Fri, 17 Apr 2009 11:05:31 +0200

Related articles |
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[4 earlier articles] |

Re: additional regular expression operators torbenm@pc-003.diku.dk (2009-03-31) |

Re: additional regular expression operators rpboland@gmail.com (Ralph Boland) (2009-03-31) |

Re: additional regular expression operators torbenm@pc-003.diku.dk (2009-04-14) |

Re: additional regular expression operators zayenz@gmail.com (MZL) (2009-04-15) |

Re: additional regular expression operators anton@mips.complang.tuwien.ac.at (2009-04-16) |

Re: additional regular expression operators gah@ugcs.caltech.edu (glen herrmannsfeldt) (2009-04-16) |

Re: additional regular expression operators torbenm@pc-003.diku.dk (2009-04-17) |

Re: additional regular expression operators mailbox@dmitry-kazakov.de (Dmitry A. Kazakov) (2009-04-17) |

From: | torbenm@pc-003.diku.dk (Torben =?iso-8859-1?Q?=C6gidius?= Mogensen) |

Newsgroups: | comp.compilers |

Date: | Fri, 17 Apr 2009 11:05:31 +0200 |

Organization: | Department of Computer Science, University of Copenhagen |

References: | 09-03-111 09-03-123 09-04-001 |

Keywords: | lex |

Posted-Date: | 17 Apr 2009 06:12:28 EDT |

Ralph Boland <rpboland@gmail.com> writes:

*> I have never found a useful example of set intersection though.*

In lexers for programming languages, such examples are, indeed, rare

-- as are any nontrivial regular expression. The most complex are

usually for floating-point numbers, comments and strings.

But you also use regular languages to specify properties for state

machines, and if you want to check that two properties are both

fulfilled, you can do so by checking with the intersection property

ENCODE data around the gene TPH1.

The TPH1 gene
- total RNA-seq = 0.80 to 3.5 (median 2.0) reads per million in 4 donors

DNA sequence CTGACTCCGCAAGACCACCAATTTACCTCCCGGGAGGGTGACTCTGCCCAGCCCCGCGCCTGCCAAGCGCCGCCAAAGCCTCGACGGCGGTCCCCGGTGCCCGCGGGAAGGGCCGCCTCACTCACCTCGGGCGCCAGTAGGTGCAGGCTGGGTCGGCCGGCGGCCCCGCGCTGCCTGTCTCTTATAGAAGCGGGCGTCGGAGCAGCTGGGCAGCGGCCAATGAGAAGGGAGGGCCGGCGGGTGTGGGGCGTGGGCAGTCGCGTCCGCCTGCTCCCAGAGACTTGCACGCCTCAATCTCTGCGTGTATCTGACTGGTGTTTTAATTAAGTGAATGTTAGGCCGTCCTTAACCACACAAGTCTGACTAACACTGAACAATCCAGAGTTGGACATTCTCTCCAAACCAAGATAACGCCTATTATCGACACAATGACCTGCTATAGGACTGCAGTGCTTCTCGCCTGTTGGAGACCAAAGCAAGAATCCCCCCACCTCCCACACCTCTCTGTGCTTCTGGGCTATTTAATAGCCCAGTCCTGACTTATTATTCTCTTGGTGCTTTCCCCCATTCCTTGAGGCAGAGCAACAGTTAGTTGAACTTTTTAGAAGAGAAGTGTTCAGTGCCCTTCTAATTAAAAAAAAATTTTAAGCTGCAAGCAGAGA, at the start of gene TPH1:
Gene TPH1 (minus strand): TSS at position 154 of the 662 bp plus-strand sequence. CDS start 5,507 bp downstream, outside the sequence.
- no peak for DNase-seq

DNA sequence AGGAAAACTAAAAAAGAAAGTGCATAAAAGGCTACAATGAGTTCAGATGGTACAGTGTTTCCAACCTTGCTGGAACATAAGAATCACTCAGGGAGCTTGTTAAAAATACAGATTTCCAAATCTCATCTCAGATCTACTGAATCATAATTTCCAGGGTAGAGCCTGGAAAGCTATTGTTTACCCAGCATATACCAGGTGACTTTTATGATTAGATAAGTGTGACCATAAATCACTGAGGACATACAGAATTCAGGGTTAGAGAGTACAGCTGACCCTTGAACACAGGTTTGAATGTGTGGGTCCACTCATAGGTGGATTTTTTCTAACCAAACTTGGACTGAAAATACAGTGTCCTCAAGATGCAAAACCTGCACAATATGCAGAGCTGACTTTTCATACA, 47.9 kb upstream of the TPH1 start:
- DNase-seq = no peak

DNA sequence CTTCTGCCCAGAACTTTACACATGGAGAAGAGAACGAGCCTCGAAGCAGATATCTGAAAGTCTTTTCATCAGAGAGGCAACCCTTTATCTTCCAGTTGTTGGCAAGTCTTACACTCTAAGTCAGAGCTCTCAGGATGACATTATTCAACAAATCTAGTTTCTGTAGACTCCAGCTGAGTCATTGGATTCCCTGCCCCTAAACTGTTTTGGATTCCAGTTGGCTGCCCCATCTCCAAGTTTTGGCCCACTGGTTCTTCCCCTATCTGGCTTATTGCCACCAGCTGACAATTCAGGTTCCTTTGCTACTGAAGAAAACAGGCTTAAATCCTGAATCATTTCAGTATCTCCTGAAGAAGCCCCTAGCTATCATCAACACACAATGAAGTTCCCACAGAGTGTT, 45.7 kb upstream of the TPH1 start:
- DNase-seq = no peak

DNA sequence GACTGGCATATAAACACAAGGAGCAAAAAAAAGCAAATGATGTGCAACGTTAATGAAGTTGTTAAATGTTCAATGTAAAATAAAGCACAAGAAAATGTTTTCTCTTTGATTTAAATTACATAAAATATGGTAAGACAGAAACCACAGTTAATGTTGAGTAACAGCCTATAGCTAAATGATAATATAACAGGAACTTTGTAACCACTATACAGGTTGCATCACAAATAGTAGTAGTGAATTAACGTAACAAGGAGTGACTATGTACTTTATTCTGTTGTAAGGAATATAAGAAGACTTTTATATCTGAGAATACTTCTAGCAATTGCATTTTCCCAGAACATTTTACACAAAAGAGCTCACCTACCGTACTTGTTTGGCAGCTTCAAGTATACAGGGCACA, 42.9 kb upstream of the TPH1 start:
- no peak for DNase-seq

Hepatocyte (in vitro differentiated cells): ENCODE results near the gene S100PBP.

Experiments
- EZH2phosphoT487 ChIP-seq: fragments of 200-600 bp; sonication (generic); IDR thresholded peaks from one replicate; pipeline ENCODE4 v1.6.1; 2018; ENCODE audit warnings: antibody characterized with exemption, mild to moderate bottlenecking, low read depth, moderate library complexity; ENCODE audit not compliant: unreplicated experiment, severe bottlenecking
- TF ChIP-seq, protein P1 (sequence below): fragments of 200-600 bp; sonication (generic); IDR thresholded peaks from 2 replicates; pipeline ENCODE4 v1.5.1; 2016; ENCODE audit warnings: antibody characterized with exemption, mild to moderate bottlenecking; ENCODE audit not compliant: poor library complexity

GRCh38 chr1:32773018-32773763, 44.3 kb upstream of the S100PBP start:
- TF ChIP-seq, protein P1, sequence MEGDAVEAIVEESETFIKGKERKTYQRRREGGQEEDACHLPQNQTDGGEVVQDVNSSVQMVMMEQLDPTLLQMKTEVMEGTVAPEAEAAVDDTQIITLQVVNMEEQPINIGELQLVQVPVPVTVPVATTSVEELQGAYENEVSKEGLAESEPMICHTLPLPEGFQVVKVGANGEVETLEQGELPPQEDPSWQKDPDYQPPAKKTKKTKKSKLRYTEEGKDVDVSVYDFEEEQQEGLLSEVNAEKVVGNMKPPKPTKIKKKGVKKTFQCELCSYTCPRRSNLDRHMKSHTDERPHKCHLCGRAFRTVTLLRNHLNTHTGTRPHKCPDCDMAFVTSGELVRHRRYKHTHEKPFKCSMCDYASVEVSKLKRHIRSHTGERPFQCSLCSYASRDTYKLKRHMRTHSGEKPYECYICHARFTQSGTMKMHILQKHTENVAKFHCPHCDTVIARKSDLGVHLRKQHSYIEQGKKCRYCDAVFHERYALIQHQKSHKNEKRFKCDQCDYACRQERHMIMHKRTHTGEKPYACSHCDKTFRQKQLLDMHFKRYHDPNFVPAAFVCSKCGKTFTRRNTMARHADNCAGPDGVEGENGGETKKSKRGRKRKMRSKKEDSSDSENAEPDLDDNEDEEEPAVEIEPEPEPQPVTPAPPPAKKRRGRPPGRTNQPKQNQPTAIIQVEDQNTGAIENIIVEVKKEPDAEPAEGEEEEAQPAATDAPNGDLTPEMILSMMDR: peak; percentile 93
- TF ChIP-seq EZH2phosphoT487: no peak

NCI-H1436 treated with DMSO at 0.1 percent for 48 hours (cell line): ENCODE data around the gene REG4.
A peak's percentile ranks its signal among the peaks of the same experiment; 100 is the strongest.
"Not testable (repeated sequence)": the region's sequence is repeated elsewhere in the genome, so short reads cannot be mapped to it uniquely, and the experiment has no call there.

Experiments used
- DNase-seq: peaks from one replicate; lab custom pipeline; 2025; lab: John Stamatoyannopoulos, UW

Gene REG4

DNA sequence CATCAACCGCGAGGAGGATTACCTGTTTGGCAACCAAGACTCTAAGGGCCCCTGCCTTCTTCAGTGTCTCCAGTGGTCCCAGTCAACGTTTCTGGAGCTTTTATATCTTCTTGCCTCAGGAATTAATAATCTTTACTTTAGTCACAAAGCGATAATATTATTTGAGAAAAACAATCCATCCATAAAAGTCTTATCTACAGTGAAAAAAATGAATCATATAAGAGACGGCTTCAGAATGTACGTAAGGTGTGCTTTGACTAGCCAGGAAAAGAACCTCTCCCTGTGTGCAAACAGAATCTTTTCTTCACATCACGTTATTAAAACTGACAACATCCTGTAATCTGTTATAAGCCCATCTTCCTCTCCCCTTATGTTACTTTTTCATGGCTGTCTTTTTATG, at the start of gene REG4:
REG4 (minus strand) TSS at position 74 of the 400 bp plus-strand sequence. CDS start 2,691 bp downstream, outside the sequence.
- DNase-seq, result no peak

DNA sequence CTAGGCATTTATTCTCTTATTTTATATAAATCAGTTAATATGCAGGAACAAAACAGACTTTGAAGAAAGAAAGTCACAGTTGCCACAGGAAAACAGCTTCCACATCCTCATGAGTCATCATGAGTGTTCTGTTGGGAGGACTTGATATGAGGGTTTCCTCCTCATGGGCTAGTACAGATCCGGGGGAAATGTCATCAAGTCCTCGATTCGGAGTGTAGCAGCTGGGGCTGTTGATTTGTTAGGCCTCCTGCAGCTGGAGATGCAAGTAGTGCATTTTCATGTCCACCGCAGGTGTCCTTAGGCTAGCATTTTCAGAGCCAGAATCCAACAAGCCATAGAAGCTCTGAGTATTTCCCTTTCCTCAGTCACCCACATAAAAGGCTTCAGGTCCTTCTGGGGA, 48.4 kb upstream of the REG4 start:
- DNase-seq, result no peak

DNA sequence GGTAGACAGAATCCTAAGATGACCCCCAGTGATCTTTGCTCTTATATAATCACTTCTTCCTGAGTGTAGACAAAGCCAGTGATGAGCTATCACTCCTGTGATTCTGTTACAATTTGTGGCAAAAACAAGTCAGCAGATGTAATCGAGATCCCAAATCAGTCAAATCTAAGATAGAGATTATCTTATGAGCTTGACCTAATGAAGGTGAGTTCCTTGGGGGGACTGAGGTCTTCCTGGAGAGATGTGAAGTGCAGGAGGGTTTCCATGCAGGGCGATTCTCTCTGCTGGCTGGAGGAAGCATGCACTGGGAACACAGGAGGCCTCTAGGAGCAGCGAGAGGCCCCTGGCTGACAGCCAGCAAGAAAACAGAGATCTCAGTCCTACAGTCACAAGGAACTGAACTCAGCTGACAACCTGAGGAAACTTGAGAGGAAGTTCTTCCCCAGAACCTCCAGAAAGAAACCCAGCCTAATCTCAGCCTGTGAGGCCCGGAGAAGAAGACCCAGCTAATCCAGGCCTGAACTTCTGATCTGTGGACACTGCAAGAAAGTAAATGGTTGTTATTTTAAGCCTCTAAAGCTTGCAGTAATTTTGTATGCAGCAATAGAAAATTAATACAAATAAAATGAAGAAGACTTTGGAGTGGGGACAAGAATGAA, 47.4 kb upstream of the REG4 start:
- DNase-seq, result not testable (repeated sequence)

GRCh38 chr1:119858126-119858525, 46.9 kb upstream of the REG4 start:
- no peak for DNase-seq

instead of once for each property.

*> I have found so far only one paper on implementing these operators*

*> and it is complex. I will take a look at derivative based algorithms.*

Here is a short introduction:

We define three functions of regular expressions:

Nullable(r) is true if r accepts the empty string, false otherwise.

First(r) is the set of characters that can start strings in L(r).

Next(r,c) is a regular expression s that accepts a string w if and

only if r accepts the string cw.

We can define these structurally on regular expressions in this way:

Nullable(\epsilon) = true

Nullable('a') = false

Nullable(r|s) = Nullable(r) or Nullable(s)

Nullable(rs) = Nullable(r) and Nullable(s)

Nullable(r*) = true

Nullable(r+) = Nullable(r)

Nullable(r&s) = Nullable(r) and Nullable(s)

where r&s is the intersection of r and s.

First(\epsilon) = {}

First('a') = {'a'}

First(r|s) = First(r) U First(s)

First(rs) = First(r) U First(s), if Nullable(r)

First(rs) = First(r), if not Nullable(r)

First(r*) = First(r)

First(r+) = First(r)

First(r&s) = First(r) \cap First(s)

where \cap is the set intersection operator.

Next(\epsilon, c) = \phi

Next('a', 'a') = \epsilon

Next('a', c) = \phi, if c != 'a'

Next(r|s, c) = Next(r, c)| Next(s, c)

Next(rs, c) = Next(r, c)s | Next(s, c), if Nullable(r)

Next(rs, c) = Next(r, c)s, if not Nullable(r)

Next(r*, c) = Next(r, c)r*

Next(r+, c) = Next(r, c)r*

Next(r&s, c) = Next(r, c) & Next(s, c)

where \phi is the regular expression that accepts no strings. We can

use the following reduction rules:

\phi | r = r

r | \phi = r

\phi r = \phi

r \phi = \phi

(\phi)* = \epsilon

(\phi)+ = \phi

\phi & r = \phi

r & \phi = \phi

We can now build a DFA from a regular expression by marking satets

with regular expressions:

- The initial state is marked with r

- There are outgoing edges from r on all symbols c in First(r)

- The transition from r on c is to Next(r,c)

- A state marked r is acception if Nullable(r)

To avoid getting an infinite DFA, you need to reduce regular

expressions so you won't get an infinite number of equivalent regular

expressions. The more reduction rules you use, the smaller your

resulting DFA will be. A good idea is to define some (arbitrary)

total order on regular expressions and make sure r<s in r|s and r&s.

If r=s, both can be reduced to r. Some useful rules are:

(r|s)|t = r(s|t)

(rs)t = r(st)

\epsilon r = r

r \epsilon = r

\epsilon* = \epsilon

r(r*) = r+

r(r+) = r+

r+ | \epsilon = r*

r* | \epsilon = r*

Torben

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